Even the otherwise vague 2011 NSG public statement which inserted the NPT angle into the guidelines underlined that the NSG would implement the India-specific exemptions fully.
An anti-nuclear movement in India would remain largely a marginal movement with sporadic spurts depending on the issue at hand, the site in question and the political parties involved.
Though Global Zero’s ‘umbrella activism’ involving current and past policy practitioners and the general public alike can be expected to gain further momentum in the near future, its continued vitality may however be captive to the pressures of the timeline within which its vision is intended to be achieved.
A continuation of Australia’s ban on the sale of uranium to India is likely to hinder the goal of building a strategic partnership and exploring complementarities in the defence and maritime domain.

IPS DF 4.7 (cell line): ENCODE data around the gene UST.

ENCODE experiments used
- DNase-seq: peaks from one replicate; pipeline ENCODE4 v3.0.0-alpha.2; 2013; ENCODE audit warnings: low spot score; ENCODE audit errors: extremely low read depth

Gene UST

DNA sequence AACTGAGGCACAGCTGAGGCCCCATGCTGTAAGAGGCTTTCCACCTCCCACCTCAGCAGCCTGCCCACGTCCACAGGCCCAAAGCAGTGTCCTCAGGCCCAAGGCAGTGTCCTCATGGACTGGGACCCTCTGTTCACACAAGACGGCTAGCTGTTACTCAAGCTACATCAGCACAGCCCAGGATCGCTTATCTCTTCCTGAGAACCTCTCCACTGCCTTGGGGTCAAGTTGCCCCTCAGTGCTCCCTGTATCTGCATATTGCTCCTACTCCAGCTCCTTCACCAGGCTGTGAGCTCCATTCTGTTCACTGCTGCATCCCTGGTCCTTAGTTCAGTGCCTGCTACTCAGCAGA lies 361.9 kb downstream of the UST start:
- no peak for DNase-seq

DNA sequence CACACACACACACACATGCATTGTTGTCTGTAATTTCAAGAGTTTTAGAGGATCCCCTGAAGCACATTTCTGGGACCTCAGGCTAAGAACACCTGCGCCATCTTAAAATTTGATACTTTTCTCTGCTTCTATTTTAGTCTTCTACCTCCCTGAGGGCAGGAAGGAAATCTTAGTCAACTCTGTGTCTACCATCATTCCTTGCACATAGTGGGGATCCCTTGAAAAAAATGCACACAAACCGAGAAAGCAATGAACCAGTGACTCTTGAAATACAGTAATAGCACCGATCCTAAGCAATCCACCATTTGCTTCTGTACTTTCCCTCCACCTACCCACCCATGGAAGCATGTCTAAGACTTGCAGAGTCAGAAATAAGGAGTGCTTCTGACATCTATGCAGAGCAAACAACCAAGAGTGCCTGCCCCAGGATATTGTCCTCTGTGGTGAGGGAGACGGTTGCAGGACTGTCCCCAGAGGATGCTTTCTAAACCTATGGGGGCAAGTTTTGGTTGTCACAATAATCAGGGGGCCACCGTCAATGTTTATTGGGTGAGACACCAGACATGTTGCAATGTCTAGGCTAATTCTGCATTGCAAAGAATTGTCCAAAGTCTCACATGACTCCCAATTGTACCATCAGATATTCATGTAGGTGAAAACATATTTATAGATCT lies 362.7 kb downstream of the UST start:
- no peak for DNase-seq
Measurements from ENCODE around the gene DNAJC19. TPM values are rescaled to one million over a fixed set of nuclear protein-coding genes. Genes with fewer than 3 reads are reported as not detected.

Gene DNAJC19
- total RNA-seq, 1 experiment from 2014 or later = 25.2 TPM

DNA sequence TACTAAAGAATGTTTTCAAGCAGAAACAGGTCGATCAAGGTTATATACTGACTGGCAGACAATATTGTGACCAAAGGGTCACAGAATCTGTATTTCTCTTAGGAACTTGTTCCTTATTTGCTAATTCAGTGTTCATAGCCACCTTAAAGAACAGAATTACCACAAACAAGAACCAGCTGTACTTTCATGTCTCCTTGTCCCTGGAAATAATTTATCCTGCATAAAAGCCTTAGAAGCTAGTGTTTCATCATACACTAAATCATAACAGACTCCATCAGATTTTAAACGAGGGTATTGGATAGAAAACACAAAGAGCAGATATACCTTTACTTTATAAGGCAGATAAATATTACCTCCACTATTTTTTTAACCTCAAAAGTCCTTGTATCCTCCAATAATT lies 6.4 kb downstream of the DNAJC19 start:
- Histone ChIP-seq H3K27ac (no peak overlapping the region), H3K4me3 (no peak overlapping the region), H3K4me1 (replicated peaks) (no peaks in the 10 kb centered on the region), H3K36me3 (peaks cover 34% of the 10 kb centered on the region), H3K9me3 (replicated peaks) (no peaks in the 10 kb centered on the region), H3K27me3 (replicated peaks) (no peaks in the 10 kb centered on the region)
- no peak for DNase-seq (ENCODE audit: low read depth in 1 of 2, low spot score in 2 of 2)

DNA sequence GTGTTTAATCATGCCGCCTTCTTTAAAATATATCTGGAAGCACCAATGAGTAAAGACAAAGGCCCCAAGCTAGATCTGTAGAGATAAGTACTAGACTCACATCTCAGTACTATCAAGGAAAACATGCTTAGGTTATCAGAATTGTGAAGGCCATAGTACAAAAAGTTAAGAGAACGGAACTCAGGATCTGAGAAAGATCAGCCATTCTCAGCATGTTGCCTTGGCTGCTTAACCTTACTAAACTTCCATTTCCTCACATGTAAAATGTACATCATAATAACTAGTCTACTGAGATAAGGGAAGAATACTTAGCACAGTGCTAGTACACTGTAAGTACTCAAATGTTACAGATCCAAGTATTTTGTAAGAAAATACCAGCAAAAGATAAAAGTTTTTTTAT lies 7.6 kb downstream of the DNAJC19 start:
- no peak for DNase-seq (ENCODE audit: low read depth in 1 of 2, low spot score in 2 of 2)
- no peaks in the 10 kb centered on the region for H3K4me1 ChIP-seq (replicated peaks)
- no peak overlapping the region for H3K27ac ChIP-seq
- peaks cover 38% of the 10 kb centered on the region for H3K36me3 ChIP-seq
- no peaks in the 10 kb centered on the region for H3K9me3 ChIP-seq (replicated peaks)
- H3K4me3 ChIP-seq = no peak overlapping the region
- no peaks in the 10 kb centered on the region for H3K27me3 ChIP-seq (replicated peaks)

Under the November 2010 statement issued by India and the United States, India is committed to take only one step: harmonizing its export controls with those of all the four multilateral export controls regimes.
This Brief elaborates the principles that need to be followed to evolve a criteria-based approach to enable India to join the NSG as a full member and contribute materially and substantially to a future non-proliferation regime that will be acceptable to the international community as a whole.
The increasing debate after the Fukushima crisis has undermined the recent renaissance of nuclear power and is likely to usher in greater regulation and stringent safety measures, making alternative sources of energy cheaper and therefore more appealing.
To resolve the challenge posed by the NPT criteria, the best solution would be to amend the NPT and accommodate India as a nuclear weapon state.
The battle of numbers and figures between supporters and opponents of nuclear energy has not only been a major obstacle to a better debate about the pros and cons of nuclear energy, but it has also prevented the development of better contingency plans after Chernobyl.
After the threat level for the Fukushima plant was raised from 5 to 7, Japan’s claims about the situation getting stabilised are being received with a degree of scepticism.